The Pornographer drew me in. Unsympathetic characters, in a depressing era, yet utterly compelling. This contradiction just serves to demonstrate the skill of McGahern's writing. Read this book, you may not enjoy it, but it will be hard not to be fascinated.
I read it quite a while ago, the book had left a long lasting impression of superb writing on an interesting and well crafted journey. One I'd keep in the keepers section, especially for the shock value of the title, but also because John McGahern is always good company.
I really liked the main character Michael. He provoked strong feelings in our group - others didn’t like him - and that made for great debate and discussion. To me he was like a classical hero on a sort of archetypal journey with as many or more moments of blindness as there were moments of insight. After great disappointment in love he was determined to be the prodigal son, to keep his emotions under control, to be direct, to keep things uncomplicated and simple – which is, of course, impossible. McGahern set him up wickedly when he created Josephine. She looked great but 'boy' was she mercilessly, relentlessly vapid. Far from keeping his emotions in check Michael grew to almost hate Jospehine. The novel had very black moments. Michael revisited his and Josephines 'conception' scene on the Shannon by bringing his steamy fictitious characters Colonel and Mavis there and having them commit a heinous act of non consensual sex. His publisher Maloney was also a sobering, underworld, shadowy, hopeless sort of character. But there were beautiful relationship moments in the novel too and there was was hope for Michael in the end. McGahern gave him some beautifully poetic insights - which I'm not sure I entirely believed him capable of. I would have like to read more about this character. I think McGahern is great and wish he had left us more than six novels.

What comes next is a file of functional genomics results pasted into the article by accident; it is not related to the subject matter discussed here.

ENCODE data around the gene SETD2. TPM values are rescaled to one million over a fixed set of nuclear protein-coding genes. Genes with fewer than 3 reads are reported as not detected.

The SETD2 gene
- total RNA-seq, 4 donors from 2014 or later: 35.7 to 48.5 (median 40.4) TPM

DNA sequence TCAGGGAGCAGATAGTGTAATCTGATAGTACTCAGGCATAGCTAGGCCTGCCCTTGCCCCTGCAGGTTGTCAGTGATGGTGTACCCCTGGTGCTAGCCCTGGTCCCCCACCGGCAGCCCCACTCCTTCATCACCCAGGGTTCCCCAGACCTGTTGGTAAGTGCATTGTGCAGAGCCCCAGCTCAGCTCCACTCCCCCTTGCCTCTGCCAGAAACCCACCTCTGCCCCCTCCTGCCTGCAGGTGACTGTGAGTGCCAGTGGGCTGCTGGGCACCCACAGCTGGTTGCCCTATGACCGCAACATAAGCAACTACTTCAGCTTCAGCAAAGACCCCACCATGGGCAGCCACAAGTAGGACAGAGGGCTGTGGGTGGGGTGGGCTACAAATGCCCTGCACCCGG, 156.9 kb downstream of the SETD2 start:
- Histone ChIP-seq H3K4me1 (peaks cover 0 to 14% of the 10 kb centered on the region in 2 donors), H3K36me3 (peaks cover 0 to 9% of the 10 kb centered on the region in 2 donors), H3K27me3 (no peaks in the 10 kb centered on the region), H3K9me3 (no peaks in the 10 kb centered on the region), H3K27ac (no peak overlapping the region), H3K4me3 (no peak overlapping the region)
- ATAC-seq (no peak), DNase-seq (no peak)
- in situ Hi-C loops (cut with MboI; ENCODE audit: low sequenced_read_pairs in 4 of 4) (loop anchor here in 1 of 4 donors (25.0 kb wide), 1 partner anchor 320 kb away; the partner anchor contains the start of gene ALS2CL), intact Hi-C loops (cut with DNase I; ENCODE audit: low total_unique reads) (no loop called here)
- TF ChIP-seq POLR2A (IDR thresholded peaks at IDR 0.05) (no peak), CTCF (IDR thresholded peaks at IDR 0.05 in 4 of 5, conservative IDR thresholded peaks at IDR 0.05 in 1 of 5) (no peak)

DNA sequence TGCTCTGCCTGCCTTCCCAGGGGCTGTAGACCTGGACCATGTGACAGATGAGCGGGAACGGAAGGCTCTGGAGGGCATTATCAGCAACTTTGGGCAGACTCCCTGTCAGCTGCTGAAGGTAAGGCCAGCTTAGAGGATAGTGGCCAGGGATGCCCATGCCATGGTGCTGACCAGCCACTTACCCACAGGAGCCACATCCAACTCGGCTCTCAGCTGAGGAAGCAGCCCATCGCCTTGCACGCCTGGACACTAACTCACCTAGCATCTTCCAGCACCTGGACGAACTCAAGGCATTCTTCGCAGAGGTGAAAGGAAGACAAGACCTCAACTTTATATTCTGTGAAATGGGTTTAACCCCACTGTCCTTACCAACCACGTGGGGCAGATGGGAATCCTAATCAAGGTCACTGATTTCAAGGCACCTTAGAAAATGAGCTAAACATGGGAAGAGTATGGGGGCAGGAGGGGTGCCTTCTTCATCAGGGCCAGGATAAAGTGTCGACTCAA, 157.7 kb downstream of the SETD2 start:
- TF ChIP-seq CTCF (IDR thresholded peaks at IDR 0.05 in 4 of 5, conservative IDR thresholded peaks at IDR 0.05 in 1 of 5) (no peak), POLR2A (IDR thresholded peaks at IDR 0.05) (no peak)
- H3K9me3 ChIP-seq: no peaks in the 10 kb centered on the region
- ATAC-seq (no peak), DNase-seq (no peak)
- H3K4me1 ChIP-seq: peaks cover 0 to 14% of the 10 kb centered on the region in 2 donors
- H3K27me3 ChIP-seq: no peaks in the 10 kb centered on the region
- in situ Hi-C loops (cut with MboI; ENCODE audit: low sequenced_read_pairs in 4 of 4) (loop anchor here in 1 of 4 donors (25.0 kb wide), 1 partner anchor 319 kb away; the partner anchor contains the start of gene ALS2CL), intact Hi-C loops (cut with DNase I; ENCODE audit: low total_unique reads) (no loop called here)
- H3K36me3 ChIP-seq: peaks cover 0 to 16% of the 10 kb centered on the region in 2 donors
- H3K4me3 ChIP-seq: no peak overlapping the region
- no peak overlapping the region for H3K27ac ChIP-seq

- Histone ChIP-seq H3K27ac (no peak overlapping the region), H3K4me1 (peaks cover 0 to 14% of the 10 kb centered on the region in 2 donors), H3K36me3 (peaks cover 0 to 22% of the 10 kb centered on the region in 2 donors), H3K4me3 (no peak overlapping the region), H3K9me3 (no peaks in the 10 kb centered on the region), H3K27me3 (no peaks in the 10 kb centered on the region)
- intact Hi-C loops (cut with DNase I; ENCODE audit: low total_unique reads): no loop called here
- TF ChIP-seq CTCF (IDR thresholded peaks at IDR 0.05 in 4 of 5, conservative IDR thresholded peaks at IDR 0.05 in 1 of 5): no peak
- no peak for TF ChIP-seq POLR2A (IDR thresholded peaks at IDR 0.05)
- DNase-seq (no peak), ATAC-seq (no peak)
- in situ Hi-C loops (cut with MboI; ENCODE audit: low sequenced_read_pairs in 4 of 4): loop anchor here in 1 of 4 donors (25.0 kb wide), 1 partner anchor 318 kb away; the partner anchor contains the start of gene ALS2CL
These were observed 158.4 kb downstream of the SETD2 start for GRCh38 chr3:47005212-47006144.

The Pornographer was a very readable novel. McGahern has a knack for telling a story, however the protagonist had too many faults and no redeeming qualities. So, although the pace and plot would keep a reader involved, the book just falls short of good.
The Pornographer is beautifully written, and McGahern's ability as an engaging storyteller and brilliant writer is undoubted. He has the ability to make the most ordinary of things intriguing in their simple truth. For me it was a page turner and one with a lot of merit. Also it was an important novel as McGahern took risks to expose a society that may have been lost with the onset of years, an Ireland that could easily be forgotten, but one that in many ways has formed our society of today and from which we should draws many lessons. The fact that the novel was written from a male perspective, and written with such raw truth, gave me an insight into character creation that was refreshing in it's unique honesty. Plus we found love, like the relationship between the main character and his Uncle, that was beautiful in it's own way and surprising because of the subtlety of the writing. All in all, I am glad I read this book, and have learned much from it.